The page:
“A spy never quite sold, to be so internationally bold. A spy who didn’t fit the mold. A spy constantly told to button up his jacket or else he’ll catch cold.” – unknown East German poet
The Film: Martin Ritt’s 1965 nihilistic Cold War drama
The Potable: Four vodka martinis, shaken AND stirred, for good measure
The British don’t do many things well. I’ve never had an order of fish and chips that wasn’t improved with American hot sauce. London Bridge had to be broken down brick by brick and rebuilt properly in Arizona. England has good naval clubs, I suppose, though not once have I seen a Brit on a jet ski. They may claim the Rolling Stones, the Kinks, the entire British Invasion, but they’ll never have the chill West Coast, banana pancake vibes of Jack Johnson.
If the Kingdom has a saving grace, it’s spy movies, Albert R. “Cubby” Broccoli’s James Bond franchise, in particular. I’ve seen all of the 007 pictures over the years, and while it’s been a long time since I’ve seen this particular one, The Spy Who Came in From the Cold is exactly as I remember it.
For those more familiar with the recent shoot ‘em ups, this 1965 feature is one of the “serious” ones, ala From Russia With Love. The gadgets are stripped down and the women are not. No Moneypenny, no rocket-powered boats. See what I mean about the jet skis? Bond moves into East Germany, deep undercover, and spends most of the first act drinking Beefeaters or New Castle or some other British bog water. Seems to me like an obvious way to blow your cover, but what can you do? It’s not like the Germans are known for alcohol. They don’t tell you this in the guidebooks, but Oktoberfest is mostly about the pumpkins. Anyway it’s like looking into a mirror, and what I love most about Bond; we’re both very suave drunks.
As in many Cold War-era films, the Berlin Wall plays a starring role, a symbol of oppression and, for a Western spy, a barrier to be crossed. Bond has found a number of ways to sneak into enemy territory over the years – hang glider, skis, climbing rope, bungee cord, parachute, gas pipeline, jetpack, speed boat, invisible car, submarine car, submarine crocodile, surfboard, horse, space shuttle, cello case, parkour, seaplane, Harrier jet, collapsible mini-jet hidden behind a fake horse butt, gyrocopter, helicopter, tank, clown suit, haircut, fake nipple, wristwatch grapple hook, cellphone fingerprint scanner, credit card lockpick, etc. In this outing, Bond simply rides shotgun in a ‘59 Buick. It’s a brilliant simplification on the part of screenwriters Paul Dehn and Guy Trosper.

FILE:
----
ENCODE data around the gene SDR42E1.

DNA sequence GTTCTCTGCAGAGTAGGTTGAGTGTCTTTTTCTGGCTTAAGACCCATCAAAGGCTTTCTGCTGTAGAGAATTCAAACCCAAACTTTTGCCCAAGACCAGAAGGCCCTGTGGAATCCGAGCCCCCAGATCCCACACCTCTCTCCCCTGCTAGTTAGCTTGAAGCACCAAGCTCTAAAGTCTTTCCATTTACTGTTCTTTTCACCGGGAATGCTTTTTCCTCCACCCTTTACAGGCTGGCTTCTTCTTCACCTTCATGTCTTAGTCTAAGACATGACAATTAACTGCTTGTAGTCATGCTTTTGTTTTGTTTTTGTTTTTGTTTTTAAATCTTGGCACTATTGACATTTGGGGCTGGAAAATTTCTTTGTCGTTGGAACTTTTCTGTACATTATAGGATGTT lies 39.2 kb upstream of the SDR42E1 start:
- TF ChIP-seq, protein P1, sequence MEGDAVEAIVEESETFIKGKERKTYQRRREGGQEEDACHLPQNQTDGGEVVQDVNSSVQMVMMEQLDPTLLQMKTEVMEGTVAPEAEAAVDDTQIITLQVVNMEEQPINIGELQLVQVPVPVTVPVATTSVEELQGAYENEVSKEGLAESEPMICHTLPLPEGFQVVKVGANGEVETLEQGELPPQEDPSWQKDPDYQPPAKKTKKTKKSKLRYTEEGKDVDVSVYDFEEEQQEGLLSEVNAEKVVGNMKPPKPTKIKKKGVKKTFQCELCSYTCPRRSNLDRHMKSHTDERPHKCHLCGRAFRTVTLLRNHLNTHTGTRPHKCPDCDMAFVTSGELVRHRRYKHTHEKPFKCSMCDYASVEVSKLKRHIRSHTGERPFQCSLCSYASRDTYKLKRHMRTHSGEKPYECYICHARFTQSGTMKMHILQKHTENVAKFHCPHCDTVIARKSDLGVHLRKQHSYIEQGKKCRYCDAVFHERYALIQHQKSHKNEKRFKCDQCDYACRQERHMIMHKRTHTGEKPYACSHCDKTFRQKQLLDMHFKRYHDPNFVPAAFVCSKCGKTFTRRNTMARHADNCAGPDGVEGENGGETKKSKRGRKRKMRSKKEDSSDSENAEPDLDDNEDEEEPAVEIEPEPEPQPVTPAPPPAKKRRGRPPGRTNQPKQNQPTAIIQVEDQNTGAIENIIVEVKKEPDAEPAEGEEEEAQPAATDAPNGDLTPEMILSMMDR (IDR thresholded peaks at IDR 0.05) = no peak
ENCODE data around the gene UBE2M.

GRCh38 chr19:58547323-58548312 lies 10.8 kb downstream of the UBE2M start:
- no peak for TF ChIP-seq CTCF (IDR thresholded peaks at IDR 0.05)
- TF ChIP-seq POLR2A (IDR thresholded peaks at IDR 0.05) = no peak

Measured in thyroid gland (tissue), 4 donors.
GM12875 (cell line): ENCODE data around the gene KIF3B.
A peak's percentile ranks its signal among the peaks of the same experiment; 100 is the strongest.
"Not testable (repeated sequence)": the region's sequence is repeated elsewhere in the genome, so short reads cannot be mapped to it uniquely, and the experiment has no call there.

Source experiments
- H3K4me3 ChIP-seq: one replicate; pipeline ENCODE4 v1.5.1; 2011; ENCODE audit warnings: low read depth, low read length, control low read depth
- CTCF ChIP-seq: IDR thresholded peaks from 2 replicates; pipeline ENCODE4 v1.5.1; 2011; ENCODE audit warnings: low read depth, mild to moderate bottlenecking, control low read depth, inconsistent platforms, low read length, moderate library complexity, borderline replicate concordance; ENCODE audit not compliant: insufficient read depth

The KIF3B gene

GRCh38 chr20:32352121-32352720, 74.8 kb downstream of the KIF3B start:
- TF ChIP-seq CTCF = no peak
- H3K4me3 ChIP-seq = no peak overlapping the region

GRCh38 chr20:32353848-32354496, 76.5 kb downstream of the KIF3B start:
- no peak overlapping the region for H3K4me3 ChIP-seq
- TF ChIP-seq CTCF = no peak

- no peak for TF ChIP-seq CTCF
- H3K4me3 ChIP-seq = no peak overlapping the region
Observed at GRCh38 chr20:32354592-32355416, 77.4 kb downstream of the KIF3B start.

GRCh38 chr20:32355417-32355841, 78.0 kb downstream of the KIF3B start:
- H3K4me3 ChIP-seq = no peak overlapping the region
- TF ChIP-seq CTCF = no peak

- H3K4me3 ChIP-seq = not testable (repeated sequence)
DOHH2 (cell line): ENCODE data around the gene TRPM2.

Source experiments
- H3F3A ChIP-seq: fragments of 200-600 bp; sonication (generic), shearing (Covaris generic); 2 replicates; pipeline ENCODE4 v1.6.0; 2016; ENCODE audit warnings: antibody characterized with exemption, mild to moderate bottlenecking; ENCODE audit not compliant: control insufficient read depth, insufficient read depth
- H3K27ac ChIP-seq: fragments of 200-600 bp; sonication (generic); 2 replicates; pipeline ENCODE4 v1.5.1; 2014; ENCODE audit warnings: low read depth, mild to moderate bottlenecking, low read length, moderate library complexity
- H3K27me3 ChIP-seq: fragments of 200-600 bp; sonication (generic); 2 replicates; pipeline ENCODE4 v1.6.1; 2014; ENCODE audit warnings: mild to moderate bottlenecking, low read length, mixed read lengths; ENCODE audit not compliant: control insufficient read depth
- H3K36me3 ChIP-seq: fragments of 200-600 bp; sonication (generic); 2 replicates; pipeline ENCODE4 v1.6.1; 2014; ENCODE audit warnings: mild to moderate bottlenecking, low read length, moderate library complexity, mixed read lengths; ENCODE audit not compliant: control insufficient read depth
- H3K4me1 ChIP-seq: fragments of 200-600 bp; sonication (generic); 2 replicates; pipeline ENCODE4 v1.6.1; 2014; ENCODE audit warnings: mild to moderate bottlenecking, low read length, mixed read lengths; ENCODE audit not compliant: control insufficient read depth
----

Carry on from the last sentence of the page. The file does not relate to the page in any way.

Bond’s mission, should he choose to accept it (he does), is to convince East German Intelligence that he’s a disgruntled drunk more than willing to defect. To what end? Fuck if I know. Critics often dismiss Bond movies as frivolous thrill rides, but The Spy Who Came in From the Cold is filled with enough double talk, double crosses, and double entendres to make my drunk head spin and blush. A Dutchman take him seashell hunting on a nearby beach and asks about Bond’s financial transactions. Ten bucks deposited in Helsinki on August 15? Good God, who cares, what a boring hobby. Later, Bond spends an idyllic weekend in the Bavarian countryside with a German beat poet. They talk about life, their favorite Marxist writers, and generally laugh and have a good time, grilling out lakeside in the evenings. Is the poet a spy? Provocateur? Western sympathizer?
Turns out he’s – sigh – a lawyer, as the third act devolves into a courtroom procedural. I kept waiting for Bond to start a shootout and escape, but he only sits quietly, speaks when spoken to. He’s not the one on trial, I suppose, so what’s the rush? I’ve found myself at formal functions where I’d prefer to pull out a Walther PPK and jump through a window, but that’s just not how adults behave. This is why we drink, right?
The impact of The Spy Who Came in From the Cold is immeasurable. Perhaps most famously, it was parodied by the Austin Powers film The Spy Who Loved Me. In it, Powers takes on a megalomaniac obsessed with the ocean, to the extent that he wants to provoke a nuclear war that would wipe out all land-based life. The villain has a submersible super lair and a pet shark. Powers has stereotypical British teeth and a long gag involves his penis being hidden behind various penis-shaped objects in a room. Har har, I get it. I get jokes. But this disrespect for cinema’s longest-running franchise is, frankly, hard to stomach.
The neverending debate: Who’s the best Bond? Sean Connery? Daniel Craig? Woody Allen? Roger Moore? For my money, it is – and always will be – Richard Burton.
Verdict: need to rewatch